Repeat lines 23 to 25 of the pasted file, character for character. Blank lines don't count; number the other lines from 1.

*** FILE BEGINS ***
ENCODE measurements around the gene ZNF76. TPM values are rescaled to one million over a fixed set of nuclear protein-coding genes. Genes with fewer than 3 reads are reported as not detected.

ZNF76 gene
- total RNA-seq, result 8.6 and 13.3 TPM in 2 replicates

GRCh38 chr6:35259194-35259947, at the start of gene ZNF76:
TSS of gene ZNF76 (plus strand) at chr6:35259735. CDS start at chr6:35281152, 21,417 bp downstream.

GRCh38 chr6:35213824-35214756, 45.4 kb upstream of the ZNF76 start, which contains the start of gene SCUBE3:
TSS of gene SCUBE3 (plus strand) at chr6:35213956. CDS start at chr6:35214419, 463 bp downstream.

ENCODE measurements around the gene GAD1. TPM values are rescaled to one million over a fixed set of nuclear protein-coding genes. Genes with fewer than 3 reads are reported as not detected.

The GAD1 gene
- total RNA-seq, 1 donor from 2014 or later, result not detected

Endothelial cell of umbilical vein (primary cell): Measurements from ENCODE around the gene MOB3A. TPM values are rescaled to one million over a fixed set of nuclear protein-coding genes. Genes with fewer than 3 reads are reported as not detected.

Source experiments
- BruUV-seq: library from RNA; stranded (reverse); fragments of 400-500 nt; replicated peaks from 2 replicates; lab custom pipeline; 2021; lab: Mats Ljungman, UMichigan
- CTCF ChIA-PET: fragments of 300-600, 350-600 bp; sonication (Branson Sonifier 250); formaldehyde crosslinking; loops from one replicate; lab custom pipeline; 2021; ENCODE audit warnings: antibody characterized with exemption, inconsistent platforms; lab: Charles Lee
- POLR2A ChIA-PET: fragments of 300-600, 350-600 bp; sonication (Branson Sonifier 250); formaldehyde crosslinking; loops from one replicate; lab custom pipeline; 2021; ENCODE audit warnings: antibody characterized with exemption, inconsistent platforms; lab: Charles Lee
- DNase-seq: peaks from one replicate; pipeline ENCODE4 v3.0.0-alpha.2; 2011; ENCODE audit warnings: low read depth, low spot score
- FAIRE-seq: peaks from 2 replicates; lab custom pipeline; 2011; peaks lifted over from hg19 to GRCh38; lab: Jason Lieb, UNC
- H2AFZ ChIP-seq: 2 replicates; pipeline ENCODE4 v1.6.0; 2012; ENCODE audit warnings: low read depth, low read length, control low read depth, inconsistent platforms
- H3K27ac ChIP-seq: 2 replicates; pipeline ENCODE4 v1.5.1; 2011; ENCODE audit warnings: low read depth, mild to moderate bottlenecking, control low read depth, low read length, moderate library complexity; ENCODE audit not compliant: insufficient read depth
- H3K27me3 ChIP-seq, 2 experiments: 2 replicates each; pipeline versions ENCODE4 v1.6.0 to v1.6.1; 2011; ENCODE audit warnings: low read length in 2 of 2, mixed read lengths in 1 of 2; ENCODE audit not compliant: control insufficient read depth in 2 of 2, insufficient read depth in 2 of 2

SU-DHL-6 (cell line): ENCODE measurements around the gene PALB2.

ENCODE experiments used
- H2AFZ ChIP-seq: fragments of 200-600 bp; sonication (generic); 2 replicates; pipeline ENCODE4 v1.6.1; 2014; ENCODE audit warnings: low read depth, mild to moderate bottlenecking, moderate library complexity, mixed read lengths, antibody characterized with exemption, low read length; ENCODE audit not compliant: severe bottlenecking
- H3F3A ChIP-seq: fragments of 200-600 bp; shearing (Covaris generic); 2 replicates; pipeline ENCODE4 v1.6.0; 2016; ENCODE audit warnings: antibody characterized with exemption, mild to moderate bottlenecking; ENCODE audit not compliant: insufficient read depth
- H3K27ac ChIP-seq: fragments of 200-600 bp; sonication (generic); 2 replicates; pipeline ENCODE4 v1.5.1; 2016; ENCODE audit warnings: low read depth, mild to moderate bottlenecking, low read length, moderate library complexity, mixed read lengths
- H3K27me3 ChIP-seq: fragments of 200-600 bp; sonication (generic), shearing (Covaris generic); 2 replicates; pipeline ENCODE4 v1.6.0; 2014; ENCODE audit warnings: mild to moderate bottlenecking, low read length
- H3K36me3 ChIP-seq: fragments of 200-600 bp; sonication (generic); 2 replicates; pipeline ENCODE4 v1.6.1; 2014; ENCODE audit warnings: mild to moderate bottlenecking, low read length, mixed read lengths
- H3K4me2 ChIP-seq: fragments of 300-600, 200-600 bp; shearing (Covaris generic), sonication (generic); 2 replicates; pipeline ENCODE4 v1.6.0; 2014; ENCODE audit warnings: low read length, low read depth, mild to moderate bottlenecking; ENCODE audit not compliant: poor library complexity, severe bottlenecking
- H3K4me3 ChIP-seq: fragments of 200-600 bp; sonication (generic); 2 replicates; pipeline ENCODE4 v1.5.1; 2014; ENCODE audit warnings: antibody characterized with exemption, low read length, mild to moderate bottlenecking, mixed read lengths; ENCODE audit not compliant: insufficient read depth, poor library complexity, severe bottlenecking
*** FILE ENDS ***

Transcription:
- H2AFZ ChIP-seq: fragments of 200-600 bp; sonication (generic); 2 replicates; pipeline ENCODE4 v1.6.1; 2014; ENCODE audit warnings: low read depth, mild to moderate bottlenecking, moderate library complexity, mixed read lengths, antibody characterized with exemption, low read length; ENCODE audit not compliant: severe bottlenecking
- H3F3A ChIP-seq: fragments of 200-600 bp; shearing (Covaris generic); 2 replicates; pipeline ENCODE4 v1.6.0; 2016; ENCODE audit warnings: antibody characterized with exemption, mild to moderate bottlenecking; ENCODE audit not compliant: insufficient read depth
- H3K27ac ChIP-seq: fragments of 200-600 bp; sonication (generic); 2 replicates; pipeline ENCODE4 v1.5.1; 2016; ENCODE audit warnings: low read depth, mild to moderate bottlenecking, low read length, moderate library complexity, mixed read lengths